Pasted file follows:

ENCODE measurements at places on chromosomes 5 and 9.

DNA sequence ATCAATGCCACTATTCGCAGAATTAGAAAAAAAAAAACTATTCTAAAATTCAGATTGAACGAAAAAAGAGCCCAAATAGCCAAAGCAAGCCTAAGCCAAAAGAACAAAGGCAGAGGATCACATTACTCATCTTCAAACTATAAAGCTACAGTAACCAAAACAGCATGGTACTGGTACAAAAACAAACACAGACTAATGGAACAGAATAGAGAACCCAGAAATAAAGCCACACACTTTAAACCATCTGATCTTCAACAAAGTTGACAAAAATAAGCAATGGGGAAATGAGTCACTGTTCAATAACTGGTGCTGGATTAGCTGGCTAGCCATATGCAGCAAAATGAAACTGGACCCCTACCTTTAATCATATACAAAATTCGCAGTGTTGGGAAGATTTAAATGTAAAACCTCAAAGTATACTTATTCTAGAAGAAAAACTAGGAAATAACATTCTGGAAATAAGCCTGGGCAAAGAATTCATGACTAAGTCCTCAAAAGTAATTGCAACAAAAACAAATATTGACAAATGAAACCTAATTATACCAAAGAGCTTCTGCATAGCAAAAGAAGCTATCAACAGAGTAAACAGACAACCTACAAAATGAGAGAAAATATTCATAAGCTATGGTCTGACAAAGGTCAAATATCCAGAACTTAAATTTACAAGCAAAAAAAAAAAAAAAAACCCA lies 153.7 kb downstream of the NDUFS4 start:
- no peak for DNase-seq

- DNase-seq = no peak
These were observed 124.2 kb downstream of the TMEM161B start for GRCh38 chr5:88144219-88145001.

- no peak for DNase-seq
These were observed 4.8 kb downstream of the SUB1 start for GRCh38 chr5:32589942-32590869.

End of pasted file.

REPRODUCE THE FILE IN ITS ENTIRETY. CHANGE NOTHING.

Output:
ENCODE measurements at places on chromosomes 5 and 9.

DNA sequence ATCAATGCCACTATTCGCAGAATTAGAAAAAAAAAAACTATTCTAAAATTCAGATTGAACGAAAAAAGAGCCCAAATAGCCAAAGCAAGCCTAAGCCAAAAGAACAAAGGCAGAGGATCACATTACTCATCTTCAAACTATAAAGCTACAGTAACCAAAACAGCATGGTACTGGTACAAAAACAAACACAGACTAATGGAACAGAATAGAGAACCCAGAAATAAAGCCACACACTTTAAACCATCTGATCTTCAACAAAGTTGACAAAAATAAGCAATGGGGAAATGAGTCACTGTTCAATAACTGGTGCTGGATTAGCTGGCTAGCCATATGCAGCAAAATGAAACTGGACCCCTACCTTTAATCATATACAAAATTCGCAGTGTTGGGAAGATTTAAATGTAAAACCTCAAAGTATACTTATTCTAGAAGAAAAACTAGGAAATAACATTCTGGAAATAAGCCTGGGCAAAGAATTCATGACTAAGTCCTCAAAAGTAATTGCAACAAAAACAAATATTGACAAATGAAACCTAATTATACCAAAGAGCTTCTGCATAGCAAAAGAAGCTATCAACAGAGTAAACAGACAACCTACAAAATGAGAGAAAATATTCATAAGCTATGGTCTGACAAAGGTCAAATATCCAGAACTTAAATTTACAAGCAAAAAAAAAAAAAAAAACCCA lies 153.7 kb downstream of the NDUFS4 start:
- no peak for DNase-seq

- DNase-seq = no peak
These were observed 124.2 kb downstream of the TMEM161B start for GRCh38 chr5:88144219-88145001.

- no peak for DNase-seq
These were observed 4.8 kb downstream of the SUB1 start for GRCh38 chr5:32589942-32590869.